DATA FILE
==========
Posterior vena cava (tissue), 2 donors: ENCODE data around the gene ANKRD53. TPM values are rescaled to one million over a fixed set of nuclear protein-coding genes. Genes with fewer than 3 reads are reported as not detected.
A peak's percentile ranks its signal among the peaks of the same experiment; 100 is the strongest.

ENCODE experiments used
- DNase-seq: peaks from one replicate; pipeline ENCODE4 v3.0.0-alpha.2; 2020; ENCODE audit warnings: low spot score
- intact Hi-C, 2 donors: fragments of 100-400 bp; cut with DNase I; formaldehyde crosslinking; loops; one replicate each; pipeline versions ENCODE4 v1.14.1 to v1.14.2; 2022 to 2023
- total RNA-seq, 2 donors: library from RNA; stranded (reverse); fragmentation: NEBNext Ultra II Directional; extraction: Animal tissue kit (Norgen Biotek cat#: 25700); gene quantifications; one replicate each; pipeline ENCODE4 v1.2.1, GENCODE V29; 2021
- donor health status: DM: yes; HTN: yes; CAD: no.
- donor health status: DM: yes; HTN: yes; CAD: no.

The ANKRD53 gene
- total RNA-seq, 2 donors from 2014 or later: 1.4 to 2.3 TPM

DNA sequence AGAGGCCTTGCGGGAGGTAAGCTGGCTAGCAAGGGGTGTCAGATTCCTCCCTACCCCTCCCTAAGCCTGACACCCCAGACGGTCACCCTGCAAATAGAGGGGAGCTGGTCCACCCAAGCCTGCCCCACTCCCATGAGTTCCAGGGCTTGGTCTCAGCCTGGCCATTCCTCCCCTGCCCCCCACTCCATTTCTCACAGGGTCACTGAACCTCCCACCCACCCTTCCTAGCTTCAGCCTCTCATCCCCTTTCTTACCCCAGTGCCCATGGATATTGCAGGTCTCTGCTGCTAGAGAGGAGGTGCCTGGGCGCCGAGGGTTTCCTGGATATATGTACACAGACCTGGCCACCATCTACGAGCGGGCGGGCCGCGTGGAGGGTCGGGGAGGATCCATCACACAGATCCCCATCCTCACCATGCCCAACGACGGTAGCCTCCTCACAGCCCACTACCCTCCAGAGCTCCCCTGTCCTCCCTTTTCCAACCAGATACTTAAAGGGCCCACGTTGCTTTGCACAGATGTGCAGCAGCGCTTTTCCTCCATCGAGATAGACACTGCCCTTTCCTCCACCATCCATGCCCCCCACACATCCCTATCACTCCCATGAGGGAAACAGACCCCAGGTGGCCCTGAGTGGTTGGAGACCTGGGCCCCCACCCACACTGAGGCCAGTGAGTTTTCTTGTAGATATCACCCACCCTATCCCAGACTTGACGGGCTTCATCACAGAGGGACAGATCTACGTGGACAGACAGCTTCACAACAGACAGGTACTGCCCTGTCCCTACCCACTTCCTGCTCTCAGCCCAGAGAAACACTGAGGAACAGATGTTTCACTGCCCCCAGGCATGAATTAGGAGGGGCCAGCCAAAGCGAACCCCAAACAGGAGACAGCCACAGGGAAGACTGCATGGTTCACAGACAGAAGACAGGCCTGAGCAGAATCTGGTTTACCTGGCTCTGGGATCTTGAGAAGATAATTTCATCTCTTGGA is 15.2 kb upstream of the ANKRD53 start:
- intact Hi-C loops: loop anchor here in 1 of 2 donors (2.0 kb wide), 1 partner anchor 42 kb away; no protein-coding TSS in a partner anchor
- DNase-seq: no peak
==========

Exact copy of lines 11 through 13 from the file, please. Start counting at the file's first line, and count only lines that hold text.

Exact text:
DNA sequence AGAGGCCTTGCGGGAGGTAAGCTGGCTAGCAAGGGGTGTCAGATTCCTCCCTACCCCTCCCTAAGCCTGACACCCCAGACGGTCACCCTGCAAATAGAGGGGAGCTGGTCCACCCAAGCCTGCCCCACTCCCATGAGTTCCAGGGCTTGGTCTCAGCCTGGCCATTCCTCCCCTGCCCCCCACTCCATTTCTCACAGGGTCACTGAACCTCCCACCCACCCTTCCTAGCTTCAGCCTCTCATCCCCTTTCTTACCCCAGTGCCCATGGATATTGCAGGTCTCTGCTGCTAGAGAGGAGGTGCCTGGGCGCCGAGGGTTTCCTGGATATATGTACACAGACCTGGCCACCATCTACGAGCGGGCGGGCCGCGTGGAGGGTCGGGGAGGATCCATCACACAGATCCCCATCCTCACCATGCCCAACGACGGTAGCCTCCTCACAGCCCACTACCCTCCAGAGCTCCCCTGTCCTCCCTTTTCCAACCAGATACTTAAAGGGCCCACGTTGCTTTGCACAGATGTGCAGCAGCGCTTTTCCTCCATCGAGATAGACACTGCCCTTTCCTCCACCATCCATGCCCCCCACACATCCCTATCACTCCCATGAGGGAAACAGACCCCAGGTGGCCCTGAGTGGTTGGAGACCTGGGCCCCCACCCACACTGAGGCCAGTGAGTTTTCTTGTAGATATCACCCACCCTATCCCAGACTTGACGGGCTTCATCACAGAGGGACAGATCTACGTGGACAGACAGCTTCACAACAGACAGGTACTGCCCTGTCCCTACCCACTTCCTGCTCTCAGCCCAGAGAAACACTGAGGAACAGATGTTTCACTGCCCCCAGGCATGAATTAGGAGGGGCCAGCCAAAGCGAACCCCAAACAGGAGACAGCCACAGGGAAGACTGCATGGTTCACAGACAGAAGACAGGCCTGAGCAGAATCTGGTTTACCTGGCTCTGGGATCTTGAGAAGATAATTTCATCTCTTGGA is 15.2 kb upstream of the ANKRD53 start:
- intact Hi-C loops: loop anchor here in 1 of 2 donors (2.0 kb wide), 1 partner anchor 42 kb away; no protein-coding TSS in a partner anchor
- DNase-seq: no peak